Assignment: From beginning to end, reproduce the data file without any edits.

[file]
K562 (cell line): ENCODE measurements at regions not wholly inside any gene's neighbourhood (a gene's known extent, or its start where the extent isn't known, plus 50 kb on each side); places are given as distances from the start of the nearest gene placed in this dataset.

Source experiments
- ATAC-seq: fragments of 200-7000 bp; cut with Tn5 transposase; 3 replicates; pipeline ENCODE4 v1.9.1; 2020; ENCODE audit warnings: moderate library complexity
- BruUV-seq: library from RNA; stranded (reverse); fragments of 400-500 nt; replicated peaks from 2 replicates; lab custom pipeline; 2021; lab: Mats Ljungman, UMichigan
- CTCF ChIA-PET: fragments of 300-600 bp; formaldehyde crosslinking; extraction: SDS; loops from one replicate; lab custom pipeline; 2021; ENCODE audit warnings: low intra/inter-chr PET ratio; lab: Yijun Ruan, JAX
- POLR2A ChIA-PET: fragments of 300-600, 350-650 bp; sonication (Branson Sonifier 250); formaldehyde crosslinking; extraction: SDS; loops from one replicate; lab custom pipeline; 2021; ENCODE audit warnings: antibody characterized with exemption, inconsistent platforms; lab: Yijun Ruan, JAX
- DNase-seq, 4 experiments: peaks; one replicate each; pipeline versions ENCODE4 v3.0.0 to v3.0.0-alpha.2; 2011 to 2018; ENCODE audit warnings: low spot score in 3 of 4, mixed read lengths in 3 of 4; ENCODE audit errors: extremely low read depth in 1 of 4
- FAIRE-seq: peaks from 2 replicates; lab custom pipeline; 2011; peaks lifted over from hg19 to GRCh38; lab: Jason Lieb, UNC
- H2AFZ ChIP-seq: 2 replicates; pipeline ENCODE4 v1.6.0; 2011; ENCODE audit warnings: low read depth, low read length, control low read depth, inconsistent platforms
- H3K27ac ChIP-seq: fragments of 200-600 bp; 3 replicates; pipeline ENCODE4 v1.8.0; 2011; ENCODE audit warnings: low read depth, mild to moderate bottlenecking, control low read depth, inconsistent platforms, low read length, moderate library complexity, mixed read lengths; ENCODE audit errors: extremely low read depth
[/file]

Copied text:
K562 (cell line): ENCODE measurements at regions not wholly inside any gene's neighbourhood (a gene's known extent, or its start where the extent isn't known, plus 50 kb on each side); places are given as distances from the start of the nearest gene placed in this dataset.

Source experiments
- ATAC-seq: fragments of 200-7000 bp; cut with Tn5 transposase; 3 replicates; pipeline ENCODE4 v1.9.1; 2020; ENCODE audit warnings: moderate library complexity
- BruUV-seq: library from RNA; stranded (reverse); fragments of 400-500 nt; replicated peaks from 2 replicates; lab custom pipeline; 2021; lab: Mats Ljungman, UMichigan
- CTCF ChIA-PET: fragments of 300-600 bp; formaldehyde crosslinking; extraction: SDS; loops from one replicate; lab custom pipeline; 2021; ENCODE audit warnings: low intra/inter-chr PET ratio; lab: Yijun Ruan, JAX
- POLR2A ChIA-PET: fragments of 300-600, 350-650 bp; sonication (Branson Sonifier 250); formaldehyde crosslinking; extraction: SDS; loops from one replicate; lab custom pipeline; 2021; ENCODE audit warnings: antibody characterized with exemption, inconsistent platforms; lab: Yijun Ruan, JAX
- DNase-seq, 4 experiments: peaks; one replicate each; pipeline versions ENCODE4 v3.0.0 to v3.0.0-alpha.2; 2011 to 2018; ENCODE audit warnings: low spot score in 3 of 4, mixed read lengths in 3 of 4; ENCODE audit errors: extremely low read depth in 1 of 4
- FAIRE-seq: peaks from 2 replicates; lab custom pipeline; 2011; peaks lifted over from hg19 to GRCh38; lab: Jason Lieb, UNC
- H2AFZ ChIP-seq: 2 replicates; pipeline ENCODE4 v1.6.0; 2011; ENCODE audit warnings: low read depth, low read length, control low read depth, inconsistent platforms
- H3K27ac ChIP-seq: fragments of 200-600 bp; 3 replicates; pipeline ENCODE4 v1.8.0; 2011; ENCODE audit warnings: low read depth, mild to moderate bottlenecking, control low read depth, inconsistent platforms, low read length, moderate library complexity, mixed read lengths; ENCODE audit errors: extremely low read depth